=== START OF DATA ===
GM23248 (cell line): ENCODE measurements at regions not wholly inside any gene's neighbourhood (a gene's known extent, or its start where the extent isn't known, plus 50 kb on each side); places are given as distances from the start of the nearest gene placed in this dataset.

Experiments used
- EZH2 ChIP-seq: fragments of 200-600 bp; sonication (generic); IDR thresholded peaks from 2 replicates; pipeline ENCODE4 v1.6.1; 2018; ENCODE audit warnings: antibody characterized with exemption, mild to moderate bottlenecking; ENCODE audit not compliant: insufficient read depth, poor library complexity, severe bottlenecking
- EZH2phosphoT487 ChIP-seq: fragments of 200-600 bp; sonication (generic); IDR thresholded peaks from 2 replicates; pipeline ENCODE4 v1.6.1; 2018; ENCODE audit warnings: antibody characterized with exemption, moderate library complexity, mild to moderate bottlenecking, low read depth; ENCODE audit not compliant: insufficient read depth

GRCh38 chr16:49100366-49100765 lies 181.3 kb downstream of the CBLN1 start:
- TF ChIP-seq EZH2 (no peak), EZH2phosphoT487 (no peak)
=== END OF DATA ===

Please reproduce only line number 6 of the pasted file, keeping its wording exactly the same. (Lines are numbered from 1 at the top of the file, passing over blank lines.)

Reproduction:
- TF ChIP-seq EZH2 (no peak), EZH2phosphoT487 (no peak)